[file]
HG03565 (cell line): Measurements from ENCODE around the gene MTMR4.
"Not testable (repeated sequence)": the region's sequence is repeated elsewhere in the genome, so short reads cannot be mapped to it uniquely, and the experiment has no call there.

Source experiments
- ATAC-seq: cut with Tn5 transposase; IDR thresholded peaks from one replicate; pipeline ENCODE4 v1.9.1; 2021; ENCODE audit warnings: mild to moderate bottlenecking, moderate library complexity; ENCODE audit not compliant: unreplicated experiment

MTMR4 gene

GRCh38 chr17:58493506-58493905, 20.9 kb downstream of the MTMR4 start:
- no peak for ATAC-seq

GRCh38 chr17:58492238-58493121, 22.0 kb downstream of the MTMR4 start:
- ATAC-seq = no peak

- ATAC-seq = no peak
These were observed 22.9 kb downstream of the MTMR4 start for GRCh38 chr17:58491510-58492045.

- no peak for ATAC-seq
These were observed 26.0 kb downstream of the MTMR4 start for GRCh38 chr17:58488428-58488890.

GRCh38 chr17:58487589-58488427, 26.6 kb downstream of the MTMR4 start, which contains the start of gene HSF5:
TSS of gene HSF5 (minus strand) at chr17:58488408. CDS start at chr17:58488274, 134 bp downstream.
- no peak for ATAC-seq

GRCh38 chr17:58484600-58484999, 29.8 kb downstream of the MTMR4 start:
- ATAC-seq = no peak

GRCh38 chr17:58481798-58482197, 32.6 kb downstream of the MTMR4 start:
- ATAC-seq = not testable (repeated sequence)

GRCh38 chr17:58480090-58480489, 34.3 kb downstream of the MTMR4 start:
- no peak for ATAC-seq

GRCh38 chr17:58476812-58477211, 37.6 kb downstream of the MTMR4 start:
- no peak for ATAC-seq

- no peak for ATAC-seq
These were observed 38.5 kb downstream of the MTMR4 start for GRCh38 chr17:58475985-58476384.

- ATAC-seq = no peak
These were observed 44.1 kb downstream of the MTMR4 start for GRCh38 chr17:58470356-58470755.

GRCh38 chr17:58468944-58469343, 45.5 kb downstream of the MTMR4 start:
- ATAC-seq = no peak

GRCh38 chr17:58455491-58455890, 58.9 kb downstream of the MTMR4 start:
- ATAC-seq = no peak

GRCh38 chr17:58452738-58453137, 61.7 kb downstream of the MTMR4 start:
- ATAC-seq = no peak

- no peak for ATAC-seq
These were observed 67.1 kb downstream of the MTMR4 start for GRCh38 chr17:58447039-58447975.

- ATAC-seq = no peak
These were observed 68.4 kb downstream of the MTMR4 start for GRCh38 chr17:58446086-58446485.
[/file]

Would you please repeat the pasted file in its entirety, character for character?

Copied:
HG03565 (cell line): Measurements from ENCODE around the gene MTMR4.
"Not testable (repeated sequence)": the region's sequence is repeated elsewhere in the genome, so short reads cannot be mapped to it uniquely, and the experiment has no call there.

Source experiments
- ATAC-seq: cut with Tn5 transposase; IDR thresholded peaks from one replicate; pipeline ENCODE4 v1.9.1; 2021; ENCODE audit warnings: mild to moderate bottlenecking, moderate library complexity; ENCODE audit not compliant: unreplicated experiment

MTMR4 gene

GRCh38 chr17:58493506-58493905, 20.9 kb downstream of the MTMR4 start:
- no peak for ATAC-seq

GRCh38 chr17:58492238-58493121, 22.0 kb downstream of the MTMR4 start:
- ATAC-seq = no peak

- ATAC-seq = no peak
These were observed 22.9 kb downstream of the MTMR4 start for GRCh38 chr17:58491510-58492045.

- no peak for ATAC-seq
These were observed 26.0 kb downstream of the MTMR4 start for GRCh38 chr17:58488428-58488890.

GRCh38 chr17:58487589-58488427, 26.6 kb downstream of the MTMR4 start, which contains the start of gene HSF5:
TSS of gene HSF5 (minus strand) at chr17:58488408. CDS start at chr17:58488274, 134 bp downstream.
- no peak for ATAC-seq

GRCh38 chr17:58484600-58484999, 29.8 kb downstream of the MTMR4 start:
- ATAC-seq = no peak

GRCh38 chr17:58481798-58482197, 32.6 kb downstream of the MTMR4 start:
- ATAC-seq = not testable (repeated sequence)

GRCh38 chr17:58480090-58480489, 34.3 kb downstream of the MTMR4 start:
- no peak for ATAC-seq

GRCh38 chr17:58476812-58477211, 37.6 kb downstream of the MTMR4 start:
- no peak for ATAC-seq

- no peak for ATAC-seq
These were observed 38.5 kb downstream of the MTMR4 start for GRCh38 chr17:58475985-58476384.

- ATAC-seq = no peak
These were observed 44.1 kb downstream of the MTMR4 start for GRCh38 chr17:58470356-58470755.

GRCh38 chr17:58468944-58469343, 45.5 kb downstream of the MTMR4 start:
- ATAC-seq = no peak

GRCh38 chr17:58455491-58455890, 58.9 kb downstream of the MTMR4 start:
- ATAC-seq = no peak

GRCh38 chr17:58452738-58453137, 61.7 kb downstream of the MTMR4 start:
- ATAC-seq = no peak

- no peak for ATAC-seq
These were observed 67.1 kb downstream of the MTMR4 start for GRCh38 chr17:58447039-58447975.

- ATAC-seq = no peak
These were observed 68.4 kb downstream of the MTMR4 start for GRCh38 chr17:58446086-58446485.